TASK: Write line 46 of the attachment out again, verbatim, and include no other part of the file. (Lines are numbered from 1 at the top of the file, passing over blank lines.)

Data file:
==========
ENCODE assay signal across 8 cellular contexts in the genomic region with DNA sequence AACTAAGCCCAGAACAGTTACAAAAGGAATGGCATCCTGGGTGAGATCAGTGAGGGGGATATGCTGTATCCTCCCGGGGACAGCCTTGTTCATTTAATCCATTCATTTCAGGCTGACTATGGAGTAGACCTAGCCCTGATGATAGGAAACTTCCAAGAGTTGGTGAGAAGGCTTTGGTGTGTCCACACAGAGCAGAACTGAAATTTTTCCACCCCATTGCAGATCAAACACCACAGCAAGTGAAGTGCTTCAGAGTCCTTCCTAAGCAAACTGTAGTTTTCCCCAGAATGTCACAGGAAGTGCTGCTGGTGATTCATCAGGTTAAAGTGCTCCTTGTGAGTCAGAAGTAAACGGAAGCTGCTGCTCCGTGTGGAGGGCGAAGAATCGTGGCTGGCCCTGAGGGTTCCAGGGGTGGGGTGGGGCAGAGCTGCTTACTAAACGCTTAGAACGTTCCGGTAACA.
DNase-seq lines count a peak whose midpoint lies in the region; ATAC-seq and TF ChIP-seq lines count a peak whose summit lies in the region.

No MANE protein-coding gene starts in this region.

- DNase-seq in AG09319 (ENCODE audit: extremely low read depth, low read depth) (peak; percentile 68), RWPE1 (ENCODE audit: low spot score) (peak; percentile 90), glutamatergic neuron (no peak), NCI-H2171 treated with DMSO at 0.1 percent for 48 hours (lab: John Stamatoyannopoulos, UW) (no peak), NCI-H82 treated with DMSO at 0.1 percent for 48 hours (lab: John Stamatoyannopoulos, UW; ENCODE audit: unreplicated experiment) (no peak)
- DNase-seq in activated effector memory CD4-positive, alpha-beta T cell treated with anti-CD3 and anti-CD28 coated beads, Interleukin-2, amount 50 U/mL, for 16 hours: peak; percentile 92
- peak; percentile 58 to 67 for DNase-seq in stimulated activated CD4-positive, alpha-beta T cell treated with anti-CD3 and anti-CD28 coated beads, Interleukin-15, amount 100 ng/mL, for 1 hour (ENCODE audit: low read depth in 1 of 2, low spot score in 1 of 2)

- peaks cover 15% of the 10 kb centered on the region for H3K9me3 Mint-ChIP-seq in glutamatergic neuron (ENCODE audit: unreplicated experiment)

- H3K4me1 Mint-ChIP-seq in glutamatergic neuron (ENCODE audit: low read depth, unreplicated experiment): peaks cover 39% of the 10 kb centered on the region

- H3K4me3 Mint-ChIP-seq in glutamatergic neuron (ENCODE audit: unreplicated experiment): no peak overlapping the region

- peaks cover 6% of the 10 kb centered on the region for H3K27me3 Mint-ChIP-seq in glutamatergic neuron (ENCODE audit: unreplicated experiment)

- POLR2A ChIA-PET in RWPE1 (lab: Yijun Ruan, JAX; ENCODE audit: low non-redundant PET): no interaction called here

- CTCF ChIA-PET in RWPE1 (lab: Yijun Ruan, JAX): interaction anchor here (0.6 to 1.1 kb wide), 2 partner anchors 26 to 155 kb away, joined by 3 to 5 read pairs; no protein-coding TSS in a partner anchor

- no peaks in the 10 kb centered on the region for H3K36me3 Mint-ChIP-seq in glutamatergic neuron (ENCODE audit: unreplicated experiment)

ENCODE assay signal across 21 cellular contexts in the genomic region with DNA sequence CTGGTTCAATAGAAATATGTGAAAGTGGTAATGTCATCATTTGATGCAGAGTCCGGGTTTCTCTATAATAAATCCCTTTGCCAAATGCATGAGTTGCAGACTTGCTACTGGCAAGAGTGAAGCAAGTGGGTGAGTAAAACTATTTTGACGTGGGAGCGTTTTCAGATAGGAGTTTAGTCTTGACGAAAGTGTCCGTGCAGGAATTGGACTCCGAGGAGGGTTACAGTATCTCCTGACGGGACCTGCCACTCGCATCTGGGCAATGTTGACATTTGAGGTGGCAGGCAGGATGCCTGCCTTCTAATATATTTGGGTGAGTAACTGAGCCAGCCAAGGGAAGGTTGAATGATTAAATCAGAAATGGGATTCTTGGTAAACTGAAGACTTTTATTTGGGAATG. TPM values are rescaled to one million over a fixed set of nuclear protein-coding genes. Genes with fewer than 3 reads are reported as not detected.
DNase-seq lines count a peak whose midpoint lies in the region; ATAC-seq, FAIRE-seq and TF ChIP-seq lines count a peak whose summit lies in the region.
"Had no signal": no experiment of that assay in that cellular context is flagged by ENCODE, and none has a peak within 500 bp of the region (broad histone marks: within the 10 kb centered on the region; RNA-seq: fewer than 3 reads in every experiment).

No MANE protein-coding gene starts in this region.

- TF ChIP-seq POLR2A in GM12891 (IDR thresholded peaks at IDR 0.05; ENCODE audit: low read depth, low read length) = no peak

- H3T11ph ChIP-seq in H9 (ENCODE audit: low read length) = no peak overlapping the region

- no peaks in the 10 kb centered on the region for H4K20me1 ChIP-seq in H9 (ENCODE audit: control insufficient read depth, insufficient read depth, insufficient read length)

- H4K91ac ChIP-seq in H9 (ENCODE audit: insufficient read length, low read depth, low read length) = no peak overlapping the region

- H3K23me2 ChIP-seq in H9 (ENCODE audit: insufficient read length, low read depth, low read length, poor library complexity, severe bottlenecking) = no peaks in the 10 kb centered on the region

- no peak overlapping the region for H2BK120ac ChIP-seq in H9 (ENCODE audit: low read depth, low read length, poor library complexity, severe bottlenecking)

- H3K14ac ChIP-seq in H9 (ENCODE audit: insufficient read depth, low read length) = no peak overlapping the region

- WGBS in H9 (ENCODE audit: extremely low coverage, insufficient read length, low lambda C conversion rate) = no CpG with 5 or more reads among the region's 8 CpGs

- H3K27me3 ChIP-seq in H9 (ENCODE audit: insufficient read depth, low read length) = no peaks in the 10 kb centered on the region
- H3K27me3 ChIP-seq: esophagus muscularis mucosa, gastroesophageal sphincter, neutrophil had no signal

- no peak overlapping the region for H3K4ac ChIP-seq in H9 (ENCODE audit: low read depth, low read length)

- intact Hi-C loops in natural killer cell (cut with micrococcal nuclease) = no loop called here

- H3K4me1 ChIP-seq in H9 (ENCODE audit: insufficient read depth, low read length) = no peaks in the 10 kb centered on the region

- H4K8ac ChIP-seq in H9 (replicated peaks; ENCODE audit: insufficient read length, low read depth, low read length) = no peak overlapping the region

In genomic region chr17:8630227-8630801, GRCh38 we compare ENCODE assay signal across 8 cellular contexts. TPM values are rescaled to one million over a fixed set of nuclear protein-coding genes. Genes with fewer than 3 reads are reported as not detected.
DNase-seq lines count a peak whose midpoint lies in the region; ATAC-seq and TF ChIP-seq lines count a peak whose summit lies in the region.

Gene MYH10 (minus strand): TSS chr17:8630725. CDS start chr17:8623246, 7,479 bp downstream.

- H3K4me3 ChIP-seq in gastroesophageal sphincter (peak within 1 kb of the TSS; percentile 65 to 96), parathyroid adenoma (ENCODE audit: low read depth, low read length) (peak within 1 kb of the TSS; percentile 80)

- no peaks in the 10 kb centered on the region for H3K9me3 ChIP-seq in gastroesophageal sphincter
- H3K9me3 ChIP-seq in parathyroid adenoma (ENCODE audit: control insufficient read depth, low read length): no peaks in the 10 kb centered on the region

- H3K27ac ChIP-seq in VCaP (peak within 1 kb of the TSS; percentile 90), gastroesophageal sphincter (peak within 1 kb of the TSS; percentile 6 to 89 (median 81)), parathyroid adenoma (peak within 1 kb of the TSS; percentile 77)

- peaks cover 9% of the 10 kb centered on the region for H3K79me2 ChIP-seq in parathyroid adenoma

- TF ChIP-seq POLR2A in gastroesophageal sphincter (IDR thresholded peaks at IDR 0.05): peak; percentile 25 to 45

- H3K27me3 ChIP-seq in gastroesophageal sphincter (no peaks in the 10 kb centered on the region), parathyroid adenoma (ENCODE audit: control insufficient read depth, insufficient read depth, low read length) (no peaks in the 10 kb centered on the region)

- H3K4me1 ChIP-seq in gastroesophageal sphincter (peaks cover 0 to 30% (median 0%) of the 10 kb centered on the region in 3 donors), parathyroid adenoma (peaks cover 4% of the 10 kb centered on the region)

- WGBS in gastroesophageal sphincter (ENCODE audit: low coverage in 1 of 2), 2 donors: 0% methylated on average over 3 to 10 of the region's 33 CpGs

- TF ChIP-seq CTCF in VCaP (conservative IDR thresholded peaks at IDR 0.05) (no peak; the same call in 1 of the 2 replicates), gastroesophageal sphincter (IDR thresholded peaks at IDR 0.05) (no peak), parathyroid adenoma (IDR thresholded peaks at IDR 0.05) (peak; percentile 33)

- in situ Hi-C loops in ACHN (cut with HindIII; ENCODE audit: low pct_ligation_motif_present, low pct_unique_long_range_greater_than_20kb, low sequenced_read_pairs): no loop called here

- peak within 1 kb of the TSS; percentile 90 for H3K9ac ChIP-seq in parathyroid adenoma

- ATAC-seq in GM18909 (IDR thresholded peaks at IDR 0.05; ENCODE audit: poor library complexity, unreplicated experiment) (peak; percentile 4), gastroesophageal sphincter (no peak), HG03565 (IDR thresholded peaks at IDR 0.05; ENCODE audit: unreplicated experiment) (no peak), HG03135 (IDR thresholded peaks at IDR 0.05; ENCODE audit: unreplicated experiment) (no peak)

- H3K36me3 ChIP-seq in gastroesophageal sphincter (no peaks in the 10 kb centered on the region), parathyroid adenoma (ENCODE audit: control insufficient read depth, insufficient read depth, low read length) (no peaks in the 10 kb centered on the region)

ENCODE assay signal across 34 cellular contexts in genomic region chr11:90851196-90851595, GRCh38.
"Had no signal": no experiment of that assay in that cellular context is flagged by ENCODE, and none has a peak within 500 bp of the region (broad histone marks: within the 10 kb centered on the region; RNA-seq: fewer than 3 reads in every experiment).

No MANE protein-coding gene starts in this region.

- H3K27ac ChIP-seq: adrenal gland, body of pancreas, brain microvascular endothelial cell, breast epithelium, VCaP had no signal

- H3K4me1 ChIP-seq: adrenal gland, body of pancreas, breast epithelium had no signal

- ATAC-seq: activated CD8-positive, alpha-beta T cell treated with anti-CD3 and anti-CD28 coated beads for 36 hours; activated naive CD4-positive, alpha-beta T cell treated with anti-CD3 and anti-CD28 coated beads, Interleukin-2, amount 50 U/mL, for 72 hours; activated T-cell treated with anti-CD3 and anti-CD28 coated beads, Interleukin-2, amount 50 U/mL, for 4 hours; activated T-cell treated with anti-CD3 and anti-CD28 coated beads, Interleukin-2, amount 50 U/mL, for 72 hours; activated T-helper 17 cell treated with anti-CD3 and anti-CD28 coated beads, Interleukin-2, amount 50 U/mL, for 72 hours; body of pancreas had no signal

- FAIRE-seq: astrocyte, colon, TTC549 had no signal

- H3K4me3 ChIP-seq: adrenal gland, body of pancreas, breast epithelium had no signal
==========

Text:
- peak within 1 kb of the TSS; percentile 90 for H3K9ac ChIP-seq in parathyroid adenoma